Robert's zeal for reaching the lost souls of Leitrim County led him to go against John Wesley's rules and distribute communion and baptize new converts. Robert was determined to bring the entire Christian experience to each person he met.

This distribution of the sacraments by the Irish preachers was not a new thing beginning with Robert Strawbridge. Years before, many of the new preachers in Ireland had themselves licensed under the Toleration Act of 1689. This provision from the English King inspired men like Thomas Walsh and the brothers Charles and Edward Perronet to on their own, distributing the Lord's Supper and Baptism. Despite those who preceded Robert, the Anglican and Wesleyan faithful in Drumsna ask him to leave only a few months after his initial efforts. Unshaken by this, Robert gathers his horse and heads out on a preaching tour. His stops in the neighboring counties of Sligo and Kilmore, eventually end in the County of Armagh, specifically the town of Terryhoogan. In Terryhoogan he meet his future wife. They marry shortly before 1760. Also in 1760, Robert and his wife consider as many other young Irish couples; they contemplate leaving Ireland for America.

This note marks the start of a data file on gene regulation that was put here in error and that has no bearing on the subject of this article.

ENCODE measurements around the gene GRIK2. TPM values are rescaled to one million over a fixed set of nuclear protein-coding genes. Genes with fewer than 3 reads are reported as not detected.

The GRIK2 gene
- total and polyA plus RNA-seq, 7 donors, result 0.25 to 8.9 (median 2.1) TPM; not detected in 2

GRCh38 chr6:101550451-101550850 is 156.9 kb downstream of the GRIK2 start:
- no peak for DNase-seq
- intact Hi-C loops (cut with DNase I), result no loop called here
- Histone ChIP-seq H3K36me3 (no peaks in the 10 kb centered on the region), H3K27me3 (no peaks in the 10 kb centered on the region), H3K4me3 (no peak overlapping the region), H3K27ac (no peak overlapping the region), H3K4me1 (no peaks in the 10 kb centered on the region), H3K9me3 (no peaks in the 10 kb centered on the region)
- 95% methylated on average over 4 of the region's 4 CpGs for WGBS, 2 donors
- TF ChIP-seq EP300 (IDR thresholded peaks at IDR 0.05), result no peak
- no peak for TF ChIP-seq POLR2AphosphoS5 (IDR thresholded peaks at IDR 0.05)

See also[edit]


Primary sources[edit]

  1. ^ Crimmins 1905, pp. 58.
  2. ^ Weir, JR Wesley (2011). Robert Strawbridge: Some Additional Irish Perspectives. JR Wesley Weir. p. 11.

Secondary sources[edit]

External links[edit]